In conclusion, this study has established that Drosophila likely has functional NMDARs consisting of two subunits, dNR1 and dNR2. Combined expression of both dNR1 and dNR2 generated NMDA-selective responses, whereas expression of either of them individually no significant NMDA-dependent responses in oocytes. The eletrophysiological profile of dNR1 and dNR2 coexpressed in Xenopus oocytes or Drosophila S2 cells reveals that the functional NMDARs produce most of these distinguishing properties specific to mammalian counterparts including selective activation by NMDA and L-asparate, modulation by glycine as the coagonist for glutamate, and voltage- and Mg2+-dependent conductance (Xia, 2005).

This study also demonstrates that NMDARs not only are involved acutely for associative learning but also are required for LTM consolidation. Genomic mutations of the essential dNR1 gene yield defects in a Pavlovian olfactory learning task, and these learning defects are fully rescued by two different genomic transgenes containing the dNR1+ coding sequence. Importantly, it was shown that Pavlovian learning is disrupted within 15 hr via transient induction in adults of a dNR1 antisense RNA transgene. Finally, the transient knockdown of dNR1 also specifically abolishes the consolidation of protein synthesis- and CREB-dependent LTM (Xia, 2005).

Central synaptic mechanisms underlie short-term olfactory habituation in Drosophila larvae

Naive Drosophila larvae show vigorous chemotaxis toward many odorants including ethyl acetate (EA). Chemotaxis toward EA is substantially reduced after a 5-min pre-exposure to the odorant and recovers with a half-time of ~20 min. An analogous behavioral decrement can be induced without odorant-receptor activation through channelrhodopsin-based, direct photoexcitation of odorant sensory neurons (OSNs). The neural mechanism of short-term habituation (STH) requires the (1) Rutabaga adenylate cyclase; (2) transmitter release from predominantly GABAergic local interneurons (LNs); (3) GABA-A receptor function in projection neurons (PNs) that receive excitatory inputs from OSNs; and (4) NMDA-receptor function in PNs. These features of STH cannot be explained by simple sensory adaptation and, instead, point to plasticity of olfactory synapses in the antennal lobe as the underlying mechanism. These observations suggest a model in which NMDAR-dependent depression of the OSN-PN synapse and/or NMDAR-dependent facilitation of inhibitory transmission from LNs to PNs contributes substantially to short-term habituation (Larkin, 2010).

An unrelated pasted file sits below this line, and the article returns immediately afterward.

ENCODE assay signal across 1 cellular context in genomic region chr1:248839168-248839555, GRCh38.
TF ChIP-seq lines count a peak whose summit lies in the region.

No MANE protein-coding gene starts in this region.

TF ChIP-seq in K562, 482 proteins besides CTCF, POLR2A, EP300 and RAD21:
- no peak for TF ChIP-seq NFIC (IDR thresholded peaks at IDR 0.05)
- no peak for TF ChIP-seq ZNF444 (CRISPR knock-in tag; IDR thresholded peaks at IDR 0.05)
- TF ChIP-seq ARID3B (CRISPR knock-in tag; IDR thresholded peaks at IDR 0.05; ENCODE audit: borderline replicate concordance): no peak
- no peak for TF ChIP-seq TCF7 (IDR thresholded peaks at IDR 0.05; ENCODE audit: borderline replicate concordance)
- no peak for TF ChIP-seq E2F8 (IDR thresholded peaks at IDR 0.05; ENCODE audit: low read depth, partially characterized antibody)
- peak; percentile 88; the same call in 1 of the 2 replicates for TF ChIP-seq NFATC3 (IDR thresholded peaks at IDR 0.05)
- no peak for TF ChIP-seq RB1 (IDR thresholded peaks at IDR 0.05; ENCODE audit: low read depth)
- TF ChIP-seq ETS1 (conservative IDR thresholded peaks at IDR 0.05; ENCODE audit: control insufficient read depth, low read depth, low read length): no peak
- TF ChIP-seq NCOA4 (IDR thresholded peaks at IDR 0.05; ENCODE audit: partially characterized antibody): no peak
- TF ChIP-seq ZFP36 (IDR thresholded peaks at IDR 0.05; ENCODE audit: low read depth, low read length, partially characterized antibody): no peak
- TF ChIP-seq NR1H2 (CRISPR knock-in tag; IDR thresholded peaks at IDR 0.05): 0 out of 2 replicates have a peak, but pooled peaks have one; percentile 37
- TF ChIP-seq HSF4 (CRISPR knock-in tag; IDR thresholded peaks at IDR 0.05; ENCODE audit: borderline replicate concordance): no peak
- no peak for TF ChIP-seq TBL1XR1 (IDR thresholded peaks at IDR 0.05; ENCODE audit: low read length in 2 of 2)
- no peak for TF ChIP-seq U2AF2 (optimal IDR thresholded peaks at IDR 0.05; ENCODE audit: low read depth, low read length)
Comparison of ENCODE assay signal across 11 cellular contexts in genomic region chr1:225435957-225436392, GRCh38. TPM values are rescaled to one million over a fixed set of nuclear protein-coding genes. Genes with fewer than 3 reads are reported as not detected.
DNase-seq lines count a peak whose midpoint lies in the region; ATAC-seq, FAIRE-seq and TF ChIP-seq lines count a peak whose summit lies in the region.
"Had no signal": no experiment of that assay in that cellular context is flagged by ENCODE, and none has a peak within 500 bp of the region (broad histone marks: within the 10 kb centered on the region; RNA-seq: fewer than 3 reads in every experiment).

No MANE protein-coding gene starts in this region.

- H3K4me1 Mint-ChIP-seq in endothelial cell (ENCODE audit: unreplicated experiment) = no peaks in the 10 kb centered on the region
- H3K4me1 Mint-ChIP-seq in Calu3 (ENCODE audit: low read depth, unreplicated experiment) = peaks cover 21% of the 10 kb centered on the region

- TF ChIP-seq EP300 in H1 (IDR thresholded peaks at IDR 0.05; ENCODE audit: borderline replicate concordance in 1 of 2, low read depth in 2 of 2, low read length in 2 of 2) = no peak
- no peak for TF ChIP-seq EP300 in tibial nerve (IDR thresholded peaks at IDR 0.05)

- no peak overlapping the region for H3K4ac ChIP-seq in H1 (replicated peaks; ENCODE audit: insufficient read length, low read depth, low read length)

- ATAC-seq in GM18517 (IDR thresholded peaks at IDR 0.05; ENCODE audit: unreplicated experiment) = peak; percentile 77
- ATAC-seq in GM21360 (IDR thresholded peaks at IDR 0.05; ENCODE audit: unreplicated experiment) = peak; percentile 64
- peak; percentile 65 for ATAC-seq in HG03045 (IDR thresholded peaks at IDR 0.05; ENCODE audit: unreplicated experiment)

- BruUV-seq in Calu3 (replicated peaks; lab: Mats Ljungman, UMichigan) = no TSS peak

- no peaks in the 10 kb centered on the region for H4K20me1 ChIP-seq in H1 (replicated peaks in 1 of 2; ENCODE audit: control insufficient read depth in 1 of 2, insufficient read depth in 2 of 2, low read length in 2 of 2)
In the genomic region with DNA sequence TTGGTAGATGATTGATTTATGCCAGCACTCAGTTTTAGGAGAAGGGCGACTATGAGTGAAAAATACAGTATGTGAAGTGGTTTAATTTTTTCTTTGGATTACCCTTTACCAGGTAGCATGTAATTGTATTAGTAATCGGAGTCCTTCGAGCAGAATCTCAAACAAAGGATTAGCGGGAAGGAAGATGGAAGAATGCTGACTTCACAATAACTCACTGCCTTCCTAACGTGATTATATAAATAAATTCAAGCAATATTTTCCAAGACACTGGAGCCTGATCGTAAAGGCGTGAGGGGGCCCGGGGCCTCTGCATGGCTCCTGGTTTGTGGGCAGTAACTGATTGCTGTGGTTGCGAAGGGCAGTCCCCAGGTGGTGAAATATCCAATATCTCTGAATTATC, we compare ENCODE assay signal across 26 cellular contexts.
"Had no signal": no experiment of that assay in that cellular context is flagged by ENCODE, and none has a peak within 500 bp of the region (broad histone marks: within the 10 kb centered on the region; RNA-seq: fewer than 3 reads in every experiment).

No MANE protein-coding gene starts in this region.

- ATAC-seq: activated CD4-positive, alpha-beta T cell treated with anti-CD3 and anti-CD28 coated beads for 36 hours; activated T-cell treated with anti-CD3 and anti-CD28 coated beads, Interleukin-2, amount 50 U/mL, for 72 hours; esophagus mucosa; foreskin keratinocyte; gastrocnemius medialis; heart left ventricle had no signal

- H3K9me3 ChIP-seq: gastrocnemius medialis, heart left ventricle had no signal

Experience-induced plasticity of synapses is believed to be a fundamental mechanism of learning and memory. However, central synaptic changes that underlie memory have not been clearly defined, even for relatively simple nonassociative learning processes such as habituation (Larkin, 2010).